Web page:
Online safety for children with SEND

Helping children with SEND stay safe online.

For many children and young people with Special Education Needs or Disabilities (SEND), the internet is a vital resource where they can make friends, play games and watch videos. A big part of what we do at Coconnect is focussing on online safety for children and young people. But what can we do to help children with SEND stay safe online?

Online safety for children with SEND

World Autism Acceptance Week takes place from Monday 27 March to Sunday 2 April 2023, so we thought it would be good to look at how we can address the additional challenges that a life online poses for children with SEND.

The benefits of the internet.

Being online can be positive for young people both with and without additional needs. It gives us access to a wealth of information and lets us discover new things that might not be available otherwise. Games, entertainment, videos and music are mere seconds away at our fingertips!

So many of our interactions now happen online. For example, video calls, sending messages to friends and family, and talking to others in online games. You can connect to anyone no matter where you are in the world! Social media also lets us discover, connect and communicate with people who share common interests too.

For children with SEND, the internet can be a lifeline. It allows them to make friends and stay connected without having to communicate face-to-face or in ways they might struggle with in the real world. They can be a part of communities they might not be able to in their offline life. In addition, it can also help them to feel safer and more in control of the online environment they build around themselves.

Online safety for children with SEND; The challenges 

Going online should be a positive experience for all children, but for some it can be overwhelming and confusing. Children with SEND may find this especially difficult.

  • Do they know the risks of being online, and can they detect risky situations? We need to teach the different types of risks that being online can bring, and the questions they can ask to spot and avoid putting themselves in to risky situations.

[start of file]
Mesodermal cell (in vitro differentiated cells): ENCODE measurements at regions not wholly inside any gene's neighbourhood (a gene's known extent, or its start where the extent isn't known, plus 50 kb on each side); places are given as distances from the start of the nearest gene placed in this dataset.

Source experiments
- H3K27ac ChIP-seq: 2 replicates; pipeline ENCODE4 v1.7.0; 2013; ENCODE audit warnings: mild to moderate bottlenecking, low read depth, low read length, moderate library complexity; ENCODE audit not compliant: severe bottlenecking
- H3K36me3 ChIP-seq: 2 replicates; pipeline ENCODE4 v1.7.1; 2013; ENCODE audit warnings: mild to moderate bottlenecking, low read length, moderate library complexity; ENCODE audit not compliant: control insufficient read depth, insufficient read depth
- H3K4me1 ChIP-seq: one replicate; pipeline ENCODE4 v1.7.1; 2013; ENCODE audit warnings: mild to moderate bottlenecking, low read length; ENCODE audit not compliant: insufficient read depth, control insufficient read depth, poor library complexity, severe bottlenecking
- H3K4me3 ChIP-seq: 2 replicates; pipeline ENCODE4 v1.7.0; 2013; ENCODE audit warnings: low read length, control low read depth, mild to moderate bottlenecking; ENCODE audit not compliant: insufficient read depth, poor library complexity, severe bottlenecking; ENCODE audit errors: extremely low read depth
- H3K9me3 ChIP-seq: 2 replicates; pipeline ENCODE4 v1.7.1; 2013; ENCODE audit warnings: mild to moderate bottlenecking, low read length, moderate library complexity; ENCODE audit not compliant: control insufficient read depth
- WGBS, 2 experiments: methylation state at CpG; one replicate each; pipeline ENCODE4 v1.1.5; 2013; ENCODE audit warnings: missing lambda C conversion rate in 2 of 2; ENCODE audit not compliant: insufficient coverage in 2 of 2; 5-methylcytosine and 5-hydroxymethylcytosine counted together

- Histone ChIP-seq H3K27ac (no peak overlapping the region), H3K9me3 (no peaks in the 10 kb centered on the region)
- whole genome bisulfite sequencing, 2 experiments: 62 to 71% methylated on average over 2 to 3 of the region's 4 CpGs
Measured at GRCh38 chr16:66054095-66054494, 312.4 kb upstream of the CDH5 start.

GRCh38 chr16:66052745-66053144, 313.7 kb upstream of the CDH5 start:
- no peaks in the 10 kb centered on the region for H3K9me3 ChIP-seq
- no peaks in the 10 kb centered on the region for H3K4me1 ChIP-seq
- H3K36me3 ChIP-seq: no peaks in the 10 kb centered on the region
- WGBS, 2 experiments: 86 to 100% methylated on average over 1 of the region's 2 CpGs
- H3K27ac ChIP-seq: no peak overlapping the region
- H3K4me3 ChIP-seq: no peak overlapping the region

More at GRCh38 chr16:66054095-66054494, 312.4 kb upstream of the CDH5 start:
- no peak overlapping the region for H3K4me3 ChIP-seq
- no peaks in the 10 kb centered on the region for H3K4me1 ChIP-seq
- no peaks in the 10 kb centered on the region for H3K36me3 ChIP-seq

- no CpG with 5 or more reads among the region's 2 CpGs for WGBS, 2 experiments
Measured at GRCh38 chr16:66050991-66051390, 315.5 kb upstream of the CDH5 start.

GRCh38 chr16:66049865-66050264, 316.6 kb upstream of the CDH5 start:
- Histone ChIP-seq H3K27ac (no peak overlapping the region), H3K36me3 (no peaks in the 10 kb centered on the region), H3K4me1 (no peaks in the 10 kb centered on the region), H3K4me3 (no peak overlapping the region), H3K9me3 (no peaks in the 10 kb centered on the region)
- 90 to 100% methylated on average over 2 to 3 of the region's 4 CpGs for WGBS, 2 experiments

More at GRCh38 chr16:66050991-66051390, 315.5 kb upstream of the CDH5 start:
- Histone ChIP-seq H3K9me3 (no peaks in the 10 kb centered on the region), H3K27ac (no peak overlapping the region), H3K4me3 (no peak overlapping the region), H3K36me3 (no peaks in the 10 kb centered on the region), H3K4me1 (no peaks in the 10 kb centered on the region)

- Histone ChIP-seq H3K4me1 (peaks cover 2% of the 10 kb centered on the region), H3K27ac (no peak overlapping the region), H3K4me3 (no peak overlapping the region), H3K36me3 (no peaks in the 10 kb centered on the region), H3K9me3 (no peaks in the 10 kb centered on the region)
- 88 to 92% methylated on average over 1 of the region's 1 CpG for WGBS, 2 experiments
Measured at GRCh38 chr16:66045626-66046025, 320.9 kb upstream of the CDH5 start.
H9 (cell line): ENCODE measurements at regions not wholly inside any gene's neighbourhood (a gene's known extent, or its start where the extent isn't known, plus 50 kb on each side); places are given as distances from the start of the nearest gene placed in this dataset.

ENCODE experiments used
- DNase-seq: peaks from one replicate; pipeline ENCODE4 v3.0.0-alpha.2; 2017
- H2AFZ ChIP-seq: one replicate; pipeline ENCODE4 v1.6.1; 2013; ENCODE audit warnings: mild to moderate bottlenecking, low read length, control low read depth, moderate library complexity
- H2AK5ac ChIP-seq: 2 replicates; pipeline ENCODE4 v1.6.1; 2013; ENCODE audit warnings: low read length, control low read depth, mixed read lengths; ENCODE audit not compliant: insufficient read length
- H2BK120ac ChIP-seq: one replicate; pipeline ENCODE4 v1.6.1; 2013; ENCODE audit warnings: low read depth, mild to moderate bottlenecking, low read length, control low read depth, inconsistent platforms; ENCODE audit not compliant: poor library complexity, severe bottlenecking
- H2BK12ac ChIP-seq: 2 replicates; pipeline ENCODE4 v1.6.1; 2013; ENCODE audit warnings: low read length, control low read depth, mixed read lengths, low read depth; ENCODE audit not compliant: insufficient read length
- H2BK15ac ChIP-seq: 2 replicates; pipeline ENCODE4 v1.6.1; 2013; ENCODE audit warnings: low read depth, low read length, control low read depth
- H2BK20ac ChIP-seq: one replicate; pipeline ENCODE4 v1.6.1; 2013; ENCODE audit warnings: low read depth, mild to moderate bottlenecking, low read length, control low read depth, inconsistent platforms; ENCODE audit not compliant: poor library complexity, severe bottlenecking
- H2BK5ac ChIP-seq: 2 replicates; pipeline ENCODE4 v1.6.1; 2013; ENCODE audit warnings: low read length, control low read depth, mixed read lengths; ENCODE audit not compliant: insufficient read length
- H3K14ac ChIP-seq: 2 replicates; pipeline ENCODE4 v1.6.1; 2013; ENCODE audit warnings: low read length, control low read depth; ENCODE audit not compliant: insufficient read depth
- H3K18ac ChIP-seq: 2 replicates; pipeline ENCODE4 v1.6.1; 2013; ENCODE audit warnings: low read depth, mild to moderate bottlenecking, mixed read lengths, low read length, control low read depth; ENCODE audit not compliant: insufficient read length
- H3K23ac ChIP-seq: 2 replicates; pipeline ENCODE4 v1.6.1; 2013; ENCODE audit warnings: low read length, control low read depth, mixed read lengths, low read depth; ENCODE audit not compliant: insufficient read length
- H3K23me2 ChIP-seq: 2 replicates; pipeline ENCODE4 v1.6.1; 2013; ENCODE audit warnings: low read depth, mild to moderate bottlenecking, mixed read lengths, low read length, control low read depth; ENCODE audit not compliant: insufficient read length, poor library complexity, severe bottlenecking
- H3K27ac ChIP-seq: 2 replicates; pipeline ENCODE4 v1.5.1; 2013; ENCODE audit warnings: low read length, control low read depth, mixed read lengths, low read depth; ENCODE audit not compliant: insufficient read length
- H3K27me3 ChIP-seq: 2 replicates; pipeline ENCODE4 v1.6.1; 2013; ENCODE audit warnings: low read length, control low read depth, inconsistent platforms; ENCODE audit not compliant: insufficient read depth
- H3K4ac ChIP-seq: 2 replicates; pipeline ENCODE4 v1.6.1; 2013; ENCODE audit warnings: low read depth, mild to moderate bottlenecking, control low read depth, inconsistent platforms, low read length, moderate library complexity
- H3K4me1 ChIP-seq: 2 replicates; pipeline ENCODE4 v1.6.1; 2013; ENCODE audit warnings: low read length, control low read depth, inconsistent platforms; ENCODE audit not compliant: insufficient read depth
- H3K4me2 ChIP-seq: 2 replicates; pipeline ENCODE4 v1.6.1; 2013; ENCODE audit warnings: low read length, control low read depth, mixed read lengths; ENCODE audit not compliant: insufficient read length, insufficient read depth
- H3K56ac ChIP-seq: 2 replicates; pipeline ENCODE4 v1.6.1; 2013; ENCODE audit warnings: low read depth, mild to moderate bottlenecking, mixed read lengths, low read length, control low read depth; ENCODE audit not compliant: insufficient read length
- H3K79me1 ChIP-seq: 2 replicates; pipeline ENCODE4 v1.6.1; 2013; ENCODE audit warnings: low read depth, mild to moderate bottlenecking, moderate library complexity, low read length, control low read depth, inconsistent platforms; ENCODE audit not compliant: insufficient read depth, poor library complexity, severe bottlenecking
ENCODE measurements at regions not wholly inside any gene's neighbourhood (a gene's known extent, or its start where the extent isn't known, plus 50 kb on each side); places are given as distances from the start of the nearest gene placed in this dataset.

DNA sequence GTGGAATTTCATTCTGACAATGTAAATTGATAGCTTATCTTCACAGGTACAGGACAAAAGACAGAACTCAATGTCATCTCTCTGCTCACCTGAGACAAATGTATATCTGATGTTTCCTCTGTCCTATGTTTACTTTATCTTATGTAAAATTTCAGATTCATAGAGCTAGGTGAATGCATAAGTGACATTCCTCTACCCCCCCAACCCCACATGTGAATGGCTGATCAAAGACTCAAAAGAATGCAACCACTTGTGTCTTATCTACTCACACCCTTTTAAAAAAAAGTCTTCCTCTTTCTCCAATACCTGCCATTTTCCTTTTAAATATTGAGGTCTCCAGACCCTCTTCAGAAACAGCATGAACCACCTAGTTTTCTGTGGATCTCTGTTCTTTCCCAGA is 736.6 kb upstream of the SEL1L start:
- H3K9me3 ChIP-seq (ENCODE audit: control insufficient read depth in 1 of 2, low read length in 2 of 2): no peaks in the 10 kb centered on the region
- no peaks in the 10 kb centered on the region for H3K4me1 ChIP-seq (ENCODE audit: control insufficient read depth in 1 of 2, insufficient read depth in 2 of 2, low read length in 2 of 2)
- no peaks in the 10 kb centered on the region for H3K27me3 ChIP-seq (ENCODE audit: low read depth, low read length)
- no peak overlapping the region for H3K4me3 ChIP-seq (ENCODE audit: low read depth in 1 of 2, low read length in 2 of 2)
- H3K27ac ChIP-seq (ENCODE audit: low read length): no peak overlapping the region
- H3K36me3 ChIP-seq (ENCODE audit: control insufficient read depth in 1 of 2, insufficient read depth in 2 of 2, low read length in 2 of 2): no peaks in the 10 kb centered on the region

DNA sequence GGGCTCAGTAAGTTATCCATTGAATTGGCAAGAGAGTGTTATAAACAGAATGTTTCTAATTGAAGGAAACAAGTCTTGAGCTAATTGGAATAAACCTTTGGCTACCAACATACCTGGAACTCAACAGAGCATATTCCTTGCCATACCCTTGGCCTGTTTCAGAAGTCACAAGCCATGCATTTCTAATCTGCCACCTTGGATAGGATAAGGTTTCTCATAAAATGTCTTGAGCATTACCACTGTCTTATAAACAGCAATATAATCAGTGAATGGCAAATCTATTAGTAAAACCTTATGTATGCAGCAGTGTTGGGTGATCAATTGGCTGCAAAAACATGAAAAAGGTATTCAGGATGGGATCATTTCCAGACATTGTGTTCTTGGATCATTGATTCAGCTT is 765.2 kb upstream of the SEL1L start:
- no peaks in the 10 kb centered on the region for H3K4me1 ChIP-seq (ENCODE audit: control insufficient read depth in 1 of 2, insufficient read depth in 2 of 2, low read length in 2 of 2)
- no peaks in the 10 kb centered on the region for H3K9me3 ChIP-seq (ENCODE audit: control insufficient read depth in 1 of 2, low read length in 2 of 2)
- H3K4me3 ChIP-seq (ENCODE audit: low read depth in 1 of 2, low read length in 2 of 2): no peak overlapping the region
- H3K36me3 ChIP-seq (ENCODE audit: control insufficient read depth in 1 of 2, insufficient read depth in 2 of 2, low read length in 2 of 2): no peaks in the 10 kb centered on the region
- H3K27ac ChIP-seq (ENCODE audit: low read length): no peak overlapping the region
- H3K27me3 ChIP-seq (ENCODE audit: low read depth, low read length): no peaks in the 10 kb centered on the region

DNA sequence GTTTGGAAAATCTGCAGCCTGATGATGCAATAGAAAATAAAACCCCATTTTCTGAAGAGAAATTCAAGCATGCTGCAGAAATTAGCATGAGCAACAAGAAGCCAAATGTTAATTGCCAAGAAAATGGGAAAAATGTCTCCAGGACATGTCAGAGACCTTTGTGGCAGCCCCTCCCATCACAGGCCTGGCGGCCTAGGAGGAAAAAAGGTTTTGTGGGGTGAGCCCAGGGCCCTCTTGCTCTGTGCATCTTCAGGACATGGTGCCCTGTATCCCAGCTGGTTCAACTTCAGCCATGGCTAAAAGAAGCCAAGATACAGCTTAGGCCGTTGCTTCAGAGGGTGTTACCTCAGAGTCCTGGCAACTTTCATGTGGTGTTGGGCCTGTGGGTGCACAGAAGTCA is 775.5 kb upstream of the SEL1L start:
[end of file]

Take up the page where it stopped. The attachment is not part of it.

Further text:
• Do they understand that not everything they see or hear online is true? Children with SEND can be more trusting. They may struggle to understand that people share content that isn’t always true. Online content such as fake news, edited images and videos, and social media filters can all seem very real!
  • Can they manage the online risks they might face? We can all stumble across online content that is inappropriate or upsetting. But children with SEND might be more sensitive and worry about what they see. Make sure your school has robust web filtering in place to reduce the risk of them seeing harmful content while on your network.
  • What are they sharing with others? Not everyone online is who they say they are! Make sure they know not to share their personal information (such as their phone number, email, passwords, address or school).
  • Do they have healthy online relationships? Healthy relationships (both online and offline) often requires us to read other people’s emotions or behaviour. But this can be a challenge for some children with SEND. It’s important to talk about what healthy online relationships mean, and make sure they never feel pressured into doing something they don’t want to do.

Be kind online.

Cyberbullying happens in various different ways. It includes posting or sending negative or mean content about another person through messages, emails, online games, chat forums, and social media. However, it can also take the form of a manipulative, exploitative or conditional relationships.

Talk to your students about the importance of being kind and respectful to everyone online. Being aware of the language and tone of voice they use can help too!

Some children might not know about their digital footprint, so encourage them to stay positive and treat others how they would like to be treated. Our online activity creates a digital footprint, that can follow and impact us as we get older.

Online resources for teachers, parents and carers.

There’s a huge amount of information about online safety for children out there. But we’d really recommend you take a look at the following:

They have lots of information and resources for teachers, parents and carers about online safety for children with SEND.

Supporting schools and trusts.

We can help your school or trust keep your students safe!

We deliver safe, secure and reliable school broadband, safeguarding, security and school cloud services all over the UK. Our super web filtering complies with KCSIE, Prevent Duty, Internet Watch and national standards. And our proactive monitoring gives you the confidence that your students’ online behaviours are being monitored. So if a student becomes at high risk of harm to themselves or others, you can act straight away.

Just get in touch with us and we can have a chat about the best options for your school.

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